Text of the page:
Cindy Hyde-Smith beamed as she walked to the podium shortly before 10 p.m. on election night. For weeks her opponents and the media had latched onto controversial comments she made about public hangings and voter suppression, using those remarks — which the senator called jokes —along with images of her in Confederate attire, to label her a racist.

But that coverage, which included speculation that Hyde-Smith’s public gaffes could hand a victory to her Democratic opponent, Mike Espy, had missed the mark, Hyde-Smith told her supporters.

“The reason we won is because Mississippians know me, and they know my heart. And thank you for stepping up, Mississippi,” Hyde-Smith said from a riser at a Jackson hotel Tuesday night.

For Hyde-Smith and many of the senator’s supporters — including Gov. Phil Bryant, who that night introduced Hyde-Smith, his hand-picked successor to retiring U.S. Sen Thad Cochran in March — Tuesday’s victory over Espy was also a triumph over the two weeks of negative media attention on her campaign. And it was proof, they said, that Mississippi voters wouldn’t be cowed by the media.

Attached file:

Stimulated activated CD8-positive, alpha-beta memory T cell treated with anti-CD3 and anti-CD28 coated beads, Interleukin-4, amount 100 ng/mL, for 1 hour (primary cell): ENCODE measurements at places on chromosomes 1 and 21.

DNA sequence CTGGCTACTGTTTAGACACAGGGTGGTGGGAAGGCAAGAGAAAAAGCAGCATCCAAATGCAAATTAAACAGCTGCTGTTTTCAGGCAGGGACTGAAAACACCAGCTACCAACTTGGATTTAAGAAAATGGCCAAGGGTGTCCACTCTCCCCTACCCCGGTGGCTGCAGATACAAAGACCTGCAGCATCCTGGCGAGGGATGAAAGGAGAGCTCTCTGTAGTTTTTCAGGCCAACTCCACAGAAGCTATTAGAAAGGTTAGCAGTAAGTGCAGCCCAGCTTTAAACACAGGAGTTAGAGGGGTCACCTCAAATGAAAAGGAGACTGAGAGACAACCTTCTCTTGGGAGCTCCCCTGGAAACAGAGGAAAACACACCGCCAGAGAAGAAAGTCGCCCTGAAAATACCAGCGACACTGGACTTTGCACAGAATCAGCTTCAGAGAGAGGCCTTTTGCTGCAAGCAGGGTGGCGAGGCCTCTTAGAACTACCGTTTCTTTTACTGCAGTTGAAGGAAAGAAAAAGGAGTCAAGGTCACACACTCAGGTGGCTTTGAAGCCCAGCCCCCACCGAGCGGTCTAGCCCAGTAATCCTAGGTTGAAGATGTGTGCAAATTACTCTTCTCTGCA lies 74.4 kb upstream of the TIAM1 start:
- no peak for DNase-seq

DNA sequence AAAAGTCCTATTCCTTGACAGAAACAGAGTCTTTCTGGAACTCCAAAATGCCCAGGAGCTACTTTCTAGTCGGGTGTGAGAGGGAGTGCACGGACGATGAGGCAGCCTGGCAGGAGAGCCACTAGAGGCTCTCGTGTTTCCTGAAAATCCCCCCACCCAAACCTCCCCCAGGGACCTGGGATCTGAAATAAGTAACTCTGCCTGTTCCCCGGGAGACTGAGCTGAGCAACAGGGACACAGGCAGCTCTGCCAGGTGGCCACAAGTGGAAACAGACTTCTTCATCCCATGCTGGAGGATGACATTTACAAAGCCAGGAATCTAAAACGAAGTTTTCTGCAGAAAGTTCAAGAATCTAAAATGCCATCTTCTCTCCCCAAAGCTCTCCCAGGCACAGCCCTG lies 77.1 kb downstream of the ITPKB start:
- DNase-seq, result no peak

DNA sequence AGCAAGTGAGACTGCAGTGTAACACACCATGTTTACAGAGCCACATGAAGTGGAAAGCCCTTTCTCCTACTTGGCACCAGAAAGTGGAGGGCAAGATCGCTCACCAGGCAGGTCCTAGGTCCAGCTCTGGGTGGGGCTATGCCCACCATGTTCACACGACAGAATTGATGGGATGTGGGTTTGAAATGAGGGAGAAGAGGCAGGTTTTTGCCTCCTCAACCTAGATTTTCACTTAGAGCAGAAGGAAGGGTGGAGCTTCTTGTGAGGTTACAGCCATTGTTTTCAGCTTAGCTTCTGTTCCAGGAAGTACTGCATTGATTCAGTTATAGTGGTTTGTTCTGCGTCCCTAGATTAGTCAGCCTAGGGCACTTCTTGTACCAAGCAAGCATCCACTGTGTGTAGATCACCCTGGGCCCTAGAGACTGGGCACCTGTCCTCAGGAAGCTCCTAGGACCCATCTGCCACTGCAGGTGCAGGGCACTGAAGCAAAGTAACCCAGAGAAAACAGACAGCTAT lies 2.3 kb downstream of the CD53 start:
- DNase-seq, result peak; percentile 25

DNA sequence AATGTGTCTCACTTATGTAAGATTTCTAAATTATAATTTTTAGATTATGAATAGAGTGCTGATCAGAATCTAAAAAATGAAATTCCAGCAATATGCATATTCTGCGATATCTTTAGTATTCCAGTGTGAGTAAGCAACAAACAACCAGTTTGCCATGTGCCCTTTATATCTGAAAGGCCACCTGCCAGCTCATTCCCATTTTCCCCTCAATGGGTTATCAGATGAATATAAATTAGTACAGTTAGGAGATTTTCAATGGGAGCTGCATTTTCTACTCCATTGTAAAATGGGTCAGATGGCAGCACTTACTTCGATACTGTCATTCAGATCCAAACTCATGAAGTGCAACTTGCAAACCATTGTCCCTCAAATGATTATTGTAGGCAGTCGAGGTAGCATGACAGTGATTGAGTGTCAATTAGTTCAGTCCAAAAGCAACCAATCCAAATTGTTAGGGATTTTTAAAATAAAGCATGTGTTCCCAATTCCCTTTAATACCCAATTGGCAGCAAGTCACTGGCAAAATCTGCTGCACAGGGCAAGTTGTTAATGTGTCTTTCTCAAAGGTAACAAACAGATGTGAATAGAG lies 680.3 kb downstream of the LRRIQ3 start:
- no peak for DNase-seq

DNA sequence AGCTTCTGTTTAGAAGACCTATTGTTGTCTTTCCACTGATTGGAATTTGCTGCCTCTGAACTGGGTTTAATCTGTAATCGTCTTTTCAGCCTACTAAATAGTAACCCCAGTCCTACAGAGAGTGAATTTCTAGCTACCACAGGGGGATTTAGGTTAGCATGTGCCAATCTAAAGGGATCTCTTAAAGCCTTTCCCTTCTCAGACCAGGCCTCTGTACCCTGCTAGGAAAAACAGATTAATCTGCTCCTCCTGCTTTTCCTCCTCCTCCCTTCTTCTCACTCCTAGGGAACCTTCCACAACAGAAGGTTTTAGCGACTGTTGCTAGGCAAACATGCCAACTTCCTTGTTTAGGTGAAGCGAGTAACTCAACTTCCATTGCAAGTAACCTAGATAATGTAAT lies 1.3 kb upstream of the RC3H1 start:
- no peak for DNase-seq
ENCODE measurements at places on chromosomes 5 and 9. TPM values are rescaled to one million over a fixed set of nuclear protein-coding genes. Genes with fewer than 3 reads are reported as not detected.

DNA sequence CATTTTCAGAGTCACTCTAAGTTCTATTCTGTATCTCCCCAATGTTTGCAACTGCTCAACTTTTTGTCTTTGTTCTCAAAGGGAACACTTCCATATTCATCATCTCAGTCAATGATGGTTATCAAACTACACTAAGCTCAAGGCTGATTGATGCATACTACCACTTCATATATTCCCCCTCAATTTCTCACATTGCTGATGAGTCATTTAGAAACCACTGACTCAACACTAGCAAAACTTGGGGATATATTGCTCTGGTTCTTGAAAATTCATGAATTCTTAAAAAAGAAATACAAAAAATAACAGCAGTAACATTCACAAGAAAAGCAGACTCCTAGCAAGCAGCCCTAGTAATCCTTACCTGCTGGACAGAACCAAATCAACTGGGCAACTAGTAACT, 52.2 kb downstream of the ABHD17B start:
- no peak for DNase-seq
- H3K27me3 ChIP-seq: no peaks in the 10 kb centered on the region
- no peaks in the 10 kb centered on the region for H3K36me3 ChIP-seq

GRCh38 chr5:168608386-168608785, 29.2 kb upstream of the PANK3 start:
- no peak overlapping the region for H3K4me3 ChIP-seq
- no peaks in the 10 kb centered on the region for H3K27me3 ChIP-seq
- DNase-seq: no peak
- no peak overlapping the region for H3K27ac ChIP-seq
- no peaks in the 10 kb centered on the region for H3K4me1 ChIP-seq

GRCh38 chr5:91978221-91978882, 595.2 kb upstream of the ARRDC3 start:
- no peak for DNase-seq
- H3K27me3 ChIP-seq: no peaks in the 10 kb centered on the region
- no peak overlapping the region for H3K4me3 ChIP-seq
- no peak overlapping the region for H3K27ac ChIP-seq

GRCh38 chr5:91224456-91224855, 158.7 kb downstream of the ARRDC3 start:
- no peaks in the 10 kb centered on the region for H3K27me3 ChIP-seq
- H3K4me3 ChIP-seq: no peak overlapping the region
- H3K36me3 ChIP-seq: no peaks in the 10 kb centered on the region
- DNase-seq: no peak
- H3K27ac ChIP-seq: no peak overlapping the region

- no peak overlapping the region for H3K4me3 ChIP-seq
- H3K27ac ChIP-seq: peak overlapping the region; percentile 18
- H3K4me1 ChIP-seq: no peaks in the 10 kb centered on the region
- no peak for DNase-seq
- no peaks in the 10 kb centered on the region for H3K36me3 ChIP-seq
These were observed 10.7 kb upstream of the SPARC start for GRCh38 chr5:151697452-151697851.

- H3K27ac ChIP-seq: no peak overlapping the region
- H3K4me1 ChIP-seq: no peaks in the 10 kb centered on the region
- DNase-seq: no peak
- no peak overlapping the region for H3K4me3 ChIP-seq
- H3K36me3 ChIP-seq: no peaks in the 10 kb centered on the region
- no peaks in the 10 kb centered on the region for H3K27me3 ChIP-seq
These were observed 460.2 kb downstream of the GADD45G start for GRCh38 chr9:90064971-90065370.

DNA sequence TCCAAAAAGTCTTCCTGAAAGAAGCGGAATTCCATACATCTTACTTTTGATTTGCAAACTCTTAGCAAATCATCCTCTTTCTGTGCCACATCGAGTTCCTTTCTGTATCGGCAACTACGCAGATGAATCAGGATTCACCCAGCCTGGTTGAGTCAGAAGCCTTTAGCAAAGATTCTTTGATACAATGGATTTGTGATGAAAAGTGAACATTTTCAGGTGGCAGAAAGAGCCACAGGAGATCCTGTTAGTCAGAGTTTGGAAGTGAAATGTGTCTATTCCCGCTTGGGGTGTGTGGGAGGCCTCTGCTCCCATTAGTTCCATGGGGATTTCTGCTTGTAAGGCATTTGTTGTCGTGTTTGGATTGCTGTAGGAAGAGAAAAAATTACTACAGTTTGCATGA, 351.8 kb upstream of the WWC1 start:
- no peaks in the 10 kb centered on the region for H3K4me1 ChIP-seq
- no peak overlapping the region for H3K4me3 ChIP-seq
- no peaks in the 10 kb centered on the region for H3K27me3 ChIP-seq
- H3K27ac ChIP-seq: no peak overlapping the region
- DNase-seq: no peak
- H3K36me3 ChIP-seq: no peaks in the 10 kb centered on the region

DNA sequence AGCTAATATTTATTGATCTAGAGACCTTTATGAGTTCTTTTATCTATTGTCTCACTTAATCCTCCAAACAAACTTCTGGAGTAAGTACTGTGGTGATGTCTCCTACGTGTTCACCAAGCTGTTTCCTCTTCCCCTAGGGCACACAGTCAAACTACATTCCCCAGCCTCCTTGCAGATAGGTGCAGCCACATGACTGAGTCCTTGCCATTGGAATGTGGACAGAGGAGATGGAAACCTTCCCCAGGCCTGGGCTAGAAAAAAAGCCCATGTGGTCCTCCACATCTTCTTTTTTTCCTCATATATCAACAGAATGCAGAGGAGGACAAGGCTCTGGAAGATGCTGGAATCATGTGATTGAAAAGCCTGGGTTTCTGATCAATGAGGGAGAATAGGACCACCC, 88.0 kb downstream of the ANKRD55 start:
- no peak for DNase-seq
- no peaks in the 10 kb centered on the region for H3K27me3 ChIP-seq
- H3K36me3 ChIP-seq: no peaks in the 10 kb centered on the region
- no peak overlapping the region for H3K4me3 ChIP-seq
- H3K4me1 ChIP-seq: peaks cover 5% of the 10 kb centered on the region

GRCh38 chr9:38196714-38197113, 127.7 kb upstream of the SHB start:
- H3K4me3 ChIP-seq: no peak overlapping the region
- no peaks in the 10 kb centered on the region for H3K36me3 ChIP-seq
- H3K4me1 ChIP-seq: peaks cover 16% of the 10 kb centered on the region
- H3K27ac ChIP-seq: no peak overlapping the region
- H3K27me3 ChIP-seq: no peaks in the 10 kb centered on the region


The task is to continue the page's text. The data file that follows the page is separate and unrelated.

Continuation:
“I’d like to thank all the media in the back. Thank you!” Byrant told over three dozen national and state reporters at Hyde-Smith’s watch party. “Because your coverage helped turn out Republicans like never before. It’s because of what you did. You didn’t realize what was going on across Mississippi and across the nation. (Voters) said, “‘We’re not going to take it anymore. We’re not going to let the national media define Republicans. We’re just gonna win.’”

And Hyde-Smith’s 8-point victory over Espy was decisive. Unlike Florida and Arizona’s 2018 senate races, no one would be hand-counting ballots in Mississippi.

But also unlike Florida and Arizona, which have nearly split electorates, Mississippi is a deep red state. And Democrats hoping for a massive upset akin to Alabama’s 2017 senate race, in which now-U.S. Sen. Doug Jones narrowly beat Roy Moore, were sorely disappointed. But in the three weeks between the special election and Tuesday’s runoff, Democrats did manage to do something Republicans did not: pick up tens of thousands of votes.